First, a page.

Mu Ming Chen/The Daily Texan
Editor’s Note: This article first appeared in the October 15 flipbook.
J.P. Howell thought he had an unpaid bill when he received a call from the University of Texas. Instead of an average automated voice message, the former Texas pitcher received a call from Texas Athletics informing him of his induction into the 2021 Hall of Honor Class on Friday.
A mundane day quickly turned into something much greater.
“I’m just so humbled, and it is probably my greatest accomplishment,” Howell said. “(It’s) something this honorable … where you feel like you don’t deserve it.”
Undeserving is far from the truth. Howell was a two-time All-American who led Texas baseball to the College World Series in 2003 and 2004.
Texas Athletics credits him as “one of the most prodigious” strikeout pitchers in school history, and Howell will be honored at the Hall of Honor ceremony Oct. 15 and at the Texas vs. Oklahoma State football game.
His successful collegiate career with the Longhorns was just the beginning. Howell went onto the MLB, where he played with the Kansas City Royals, Tampa Bay Rays, Los Angeles Dodgers and Toronto Blue Jays.
During his 12-year career in the MLB, Howell earned a 3.83 ERA and 566 strikeouts in 619.2 innings pitched.
In a game where numbers are everything, Howell goes beyond the stats.
His most memorable college moments aren’t big wins or shining trophies, but the 5:30 a.m. wake-up calls, mandatory study hours and long training days with his teammates that he believes shaped him into the man he is today.
“Those are the kind of things I reminisce about when I think about Texas; … all the hard work we would do as a team,” Howell said. “I owe all to Texas — along with my parents — but Texas really instilled in me (a work ethic) at a professional level. ”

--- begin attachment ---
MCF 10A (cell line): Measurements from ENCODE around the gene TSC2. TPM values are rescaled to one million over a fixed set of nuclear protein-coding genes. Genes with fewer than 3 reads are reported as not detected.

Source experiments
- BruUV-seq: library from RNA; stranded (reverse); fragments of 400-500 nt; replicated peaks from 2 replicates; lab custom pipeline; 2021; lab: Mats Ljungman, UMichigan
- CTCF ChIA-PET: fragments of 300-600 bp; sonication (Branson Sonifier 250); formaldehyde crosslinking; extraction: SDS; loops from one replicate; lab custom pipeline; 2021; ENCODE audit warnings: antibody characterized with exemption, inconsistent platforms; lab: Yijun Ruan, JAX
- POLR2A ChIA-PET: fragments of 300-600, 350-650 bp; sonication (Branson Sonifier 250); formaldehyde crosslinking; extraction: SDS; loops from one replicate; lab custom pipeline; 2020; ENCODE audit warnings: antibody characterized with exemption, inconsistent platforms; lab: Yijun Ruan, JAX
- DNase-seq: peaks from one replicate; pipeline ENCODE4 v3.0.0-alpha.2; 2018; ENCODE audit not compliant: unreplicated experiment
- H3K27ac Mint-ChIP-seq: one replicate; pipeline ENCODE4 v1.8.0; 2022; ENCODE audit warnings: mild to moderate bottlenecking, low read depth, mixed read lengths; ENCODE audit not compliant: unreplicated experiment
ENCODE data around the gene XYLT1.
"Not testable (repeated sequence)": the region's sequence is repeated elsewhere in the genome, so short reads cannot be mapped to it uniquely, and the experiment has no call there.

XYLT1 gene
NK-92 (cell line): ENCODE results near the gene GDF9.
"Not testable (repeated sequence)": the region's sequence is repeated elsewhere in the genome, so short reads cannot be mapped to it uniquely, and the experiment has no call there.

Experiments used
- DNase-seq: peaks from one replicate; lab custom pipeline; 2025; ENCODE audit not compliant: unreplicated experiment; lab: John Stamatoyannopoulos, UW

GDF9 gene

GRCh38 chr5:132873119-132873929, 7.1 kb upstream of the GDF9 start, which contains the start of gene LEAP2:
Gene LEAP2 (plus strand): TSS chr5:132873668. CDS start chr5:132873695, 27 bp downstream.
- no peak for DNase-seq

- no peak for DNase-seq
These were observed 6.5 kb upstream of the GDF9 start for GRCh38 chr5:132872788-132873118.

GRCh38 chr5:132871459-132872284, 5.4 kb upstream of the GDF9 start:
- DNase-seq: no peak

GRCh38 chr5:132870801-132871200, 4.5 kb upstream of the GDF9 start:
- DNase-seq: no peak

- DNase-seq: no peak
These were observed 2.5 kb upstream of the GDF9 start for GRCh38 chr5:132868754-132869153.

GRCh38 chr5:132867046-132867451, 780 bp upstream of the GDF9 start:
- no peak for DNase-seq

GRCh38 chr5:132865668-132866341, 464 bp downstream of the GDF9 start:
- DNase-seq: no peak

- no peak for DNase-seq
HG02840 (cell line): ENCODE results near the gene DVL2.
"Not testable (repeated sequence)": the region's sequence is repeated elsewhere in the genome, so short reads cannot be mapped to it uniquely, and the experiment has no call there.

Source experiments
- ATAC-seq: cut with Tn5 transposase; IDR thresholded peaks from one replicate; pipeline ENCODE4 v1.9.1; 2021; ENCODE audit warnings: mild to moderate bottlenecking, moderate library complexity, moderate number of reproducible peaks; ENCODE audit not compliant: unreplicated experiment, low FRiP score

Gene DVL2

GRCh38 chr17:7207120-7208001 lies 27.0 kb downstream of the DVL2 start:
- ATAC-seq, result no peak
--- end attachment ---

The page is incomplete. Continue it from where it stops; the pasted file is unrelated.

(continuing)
Howell transferred from USC as a sophomore, and he said the high pressure environment of Texas sports drew him in.
The Forty Acres was the perfect fit for Howell from the beginning. He credits former head coach Augie Garrido, former associate coach Tom Harmon and the rest of the coaching staff for helping him find a home on the team.
What made the team atmosphere so desirable to Howell were the traditions and joining a community bigger than himself.
“You’re playing for more reasons than just yourself. It’s playing for your teammates, the fans, the future, the past and to uphold the traditions at the University,” Howell said. “The fanbase that is Texas is not even a match (compared to others).”
Howell’s focus throughout it all is his family that made it all possible. He is bringing the people closest to him to Austin this week to celebrate the Hall of Honor ceremony, including his best friends, family and 13-year-old nephew, whose games he’s been attending.
Howell is especially thrilled about showing his nephew what the University of Texas means to him.
“That’s what makes this whole thing great: All my favorite people are coming out, and I’ll get to show them all the facilities and how beautiful it is out there (in Austin) this weekend,” Howell said. “I can’t tell you how grateful I am.”